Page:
Is Counterfeit Currency A Bank Note?

Counterfeiting was once considered to be tantamount to treason.  It is still a serious, but not capital, crime.  In fact, it is one of only four crimes specifically mentioned in the Constitution.  Notably, however, the Constitution doesn’t mention paper currency, it refers rather to the “securities and current coin of the United States”.   Perhaps

Did Ethiopian Electric Power Violate California’s Corporate Securities Law?

Last week, the Securities and Exchange Commission announced a $6.5 million settlement with Ethiopian Electric Power, which was described in the SEC’s order as “a government-owned power utility headquartered in Addis Ababa, Ethiopia”.  According to the order, Ethiopian Electric Power offered and sold bonds to U.S. residents of Ethiopian origin in Washington D.C. and other

Is A Blue Sky Exemption For Farms Sustainable?

Today, California regulates the offer and sale of securities more by exemption than qualification.  In addition, California and other states have lost authority over a significant amount of securities transactions due to federal preemption.  The Sustainable Economies Law Center nonetheless is sponsoring a bill, AB 2751 (Brown), to add two new exemptions to the California Corporate

Bill Aims To Put The Kibosh On Alleged Hedge Fund Stock Price Manipulation

The California Corporate Securities Law has long declared a number of manipulative devices to be unlawful.  See Cal. Corp. Code § 25400.  Now, a California legislator wants to add to the list.  As amended last week, SB 726 (Hueso) would insert a new Section 25401.2 to the Corporations Code declaring: It is unlawful for any person, directly or indirectly,

Citizenship And The California Securities Laws

I often hear lawyers say something along the lines of “We need to find an exemption from the California Corporate Securities Law because one of the investors is a citizen of California”.  The citizenship or residency of a purchaser, however, doesn’t necessarily determine whether the CSL will apply to an offer or sale.  Qualification of an offer

Should Church Debt Be Exempt From Qualification?

The California Corporate Securities Law of 1968 currently exempts from qualification any security of an issuer (1) organized exclusively for educational, benevolent, fraternal, religious, charitable, social, or reformatory purposes and not for pecuniary profit, if no part of the net earnings of the issuer inures to the benefit of any private shareholder or individual, or (2)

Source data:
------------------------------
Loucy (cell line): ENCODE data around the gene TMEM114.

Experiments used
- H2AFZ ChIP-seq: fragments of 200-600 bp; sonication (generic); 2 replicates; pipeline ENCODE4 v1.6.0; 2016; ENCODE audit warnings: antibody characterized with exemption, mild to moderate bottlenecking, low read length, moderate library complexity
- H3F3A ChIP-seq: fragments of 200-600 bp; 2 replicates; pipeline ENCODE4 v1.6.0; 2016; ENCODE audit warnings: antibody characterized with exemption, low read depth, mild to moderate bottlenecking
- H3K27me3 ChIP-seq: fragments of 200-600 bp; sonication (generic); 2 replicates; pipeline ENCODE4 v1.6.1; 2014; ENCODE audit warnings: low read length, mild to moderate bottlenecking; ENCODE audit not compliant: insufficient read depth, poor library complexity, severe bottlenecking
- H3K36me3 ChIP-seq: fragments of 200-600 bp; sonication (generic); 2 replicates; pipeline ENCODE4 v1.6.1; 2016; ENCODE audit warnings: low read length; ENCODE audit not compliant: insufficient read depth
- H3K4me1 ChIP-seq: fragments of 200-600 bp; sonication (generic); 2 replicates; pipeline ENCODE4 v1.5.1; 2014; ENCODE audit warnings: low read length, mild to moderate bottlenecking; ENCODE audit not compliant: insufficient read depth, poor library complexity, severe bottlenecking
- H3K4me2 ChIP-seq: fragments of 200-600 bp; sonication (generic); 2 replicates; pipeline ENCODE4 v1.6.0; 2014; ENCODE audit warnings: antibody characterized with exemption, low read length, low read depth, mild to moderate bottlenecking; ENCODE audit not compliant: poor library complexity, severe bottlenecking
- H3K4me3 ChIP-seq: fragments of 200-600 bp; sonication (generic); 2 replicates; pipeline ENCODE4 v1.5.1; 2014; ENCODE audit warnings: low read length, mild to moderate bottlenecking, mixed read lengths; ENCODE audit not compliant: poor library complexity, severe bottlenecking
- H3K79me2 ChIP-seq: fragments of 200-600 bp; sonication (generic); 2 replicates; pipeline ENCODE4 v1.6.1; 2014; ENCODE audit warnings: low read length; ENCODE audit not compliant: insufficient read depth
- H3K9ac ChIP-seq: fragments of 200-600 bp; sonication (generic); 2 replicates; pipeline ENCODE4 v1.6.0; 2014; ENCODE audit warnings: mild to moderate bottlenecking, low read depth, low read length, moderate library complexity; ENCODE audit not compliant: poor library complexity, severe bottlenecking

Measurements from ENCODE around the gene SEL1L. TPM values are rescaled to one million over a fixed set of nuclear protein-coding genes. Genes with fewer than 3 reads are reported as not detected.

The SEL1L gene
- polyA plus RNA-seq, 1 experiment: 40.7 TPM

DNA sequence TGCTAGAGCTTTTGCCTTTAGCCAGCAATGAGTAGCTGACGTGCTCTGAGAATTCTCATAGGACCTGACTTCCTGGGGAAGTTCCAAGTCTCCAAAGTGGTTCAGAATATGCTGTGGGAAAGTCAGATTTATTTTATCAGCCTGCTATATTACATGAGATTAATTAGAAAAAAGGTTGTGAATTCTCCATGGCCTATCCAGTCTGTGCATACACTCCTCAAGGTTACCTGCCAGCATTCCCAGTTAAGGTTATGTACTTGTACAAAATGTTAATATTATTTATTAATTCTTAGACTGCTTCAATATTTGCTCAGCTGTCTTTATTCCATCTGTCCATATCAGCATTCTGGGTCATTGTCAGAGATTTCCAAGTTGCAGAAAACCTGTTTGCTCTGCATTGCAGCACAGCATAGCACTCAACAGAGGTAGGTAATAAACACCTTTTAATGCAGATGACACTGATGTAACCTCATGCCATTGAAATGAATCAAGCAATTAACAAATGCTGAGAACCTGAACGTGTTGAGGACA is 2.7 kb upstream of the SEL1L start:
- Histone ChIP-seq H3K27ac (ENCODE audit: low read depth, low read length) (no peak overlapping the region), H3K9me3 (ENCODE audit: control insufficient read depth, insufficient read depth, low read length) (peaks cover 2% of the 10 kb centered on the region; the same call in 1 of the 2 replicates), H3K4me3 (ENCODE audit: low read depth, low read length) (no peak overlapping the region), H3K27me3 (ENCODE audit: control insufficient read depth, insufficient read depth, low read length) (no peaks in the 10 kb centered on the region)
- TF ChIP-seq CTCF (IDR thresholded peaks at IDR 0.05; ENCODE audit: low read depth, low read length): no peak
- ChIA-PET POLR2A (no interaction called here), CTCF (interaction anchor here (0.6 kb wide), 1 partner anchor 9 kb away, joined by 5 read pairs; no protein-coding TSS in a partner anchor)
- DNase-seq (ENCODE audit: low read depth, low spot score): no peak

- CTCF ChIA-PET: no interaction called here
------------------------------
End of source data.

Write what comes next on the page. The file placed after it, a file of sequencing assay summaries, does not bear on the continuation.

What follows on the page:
Bill Aims To Negate Scienter

You can thank the Romans for science and the English for knowledge The etymon of “scienter” is sciens which is the present participle form of the Latin verb meaning to know (scire).  The English word “know” is derived from the Old English verb, cnāwan, the present participle of which is cnāwende.  The roots of cnāwan can be traced back to

Bill Threatens To Yank Qualification Upon Any Change In Management

Sometimes, I run across bills that seem to defy rational explanation.  AB 2610 (Holden) appeared to be one such bill. Under the California Corporate Securities Law of 1968, the offer and sale of securities must be qualified unless the transaction or security is exempt or not subject to qualification due to federal preemption.  Qualification, however,

California’s Blue Sky Law May Cast A Shadow On Some Foreign Issuer Equity Plans

Foreign issuers whose securities are not listed on either the NASDAQ or New York stock exchange may overlook the need to comply with California’s Corporate Securities Law of 1968 when making equity plan awards to their California employees.  Without the benefit of preemption pursuant to Section 18 of the Securities Act of 1933, these issuers

What The SEC Doesn’t Understand About Blue Sky Laws

I recently submitted this comment letter to the Securities and Exchange Commission with respect to its proposal to modernize the exemption applicable to intrastate offerings.  The SEC somewhat misleadingly describes its proposal as ” “amendments to Rule 147 under the Securities Act of 1933″.  While that may technically be accurate, the SEC is actually jettisoning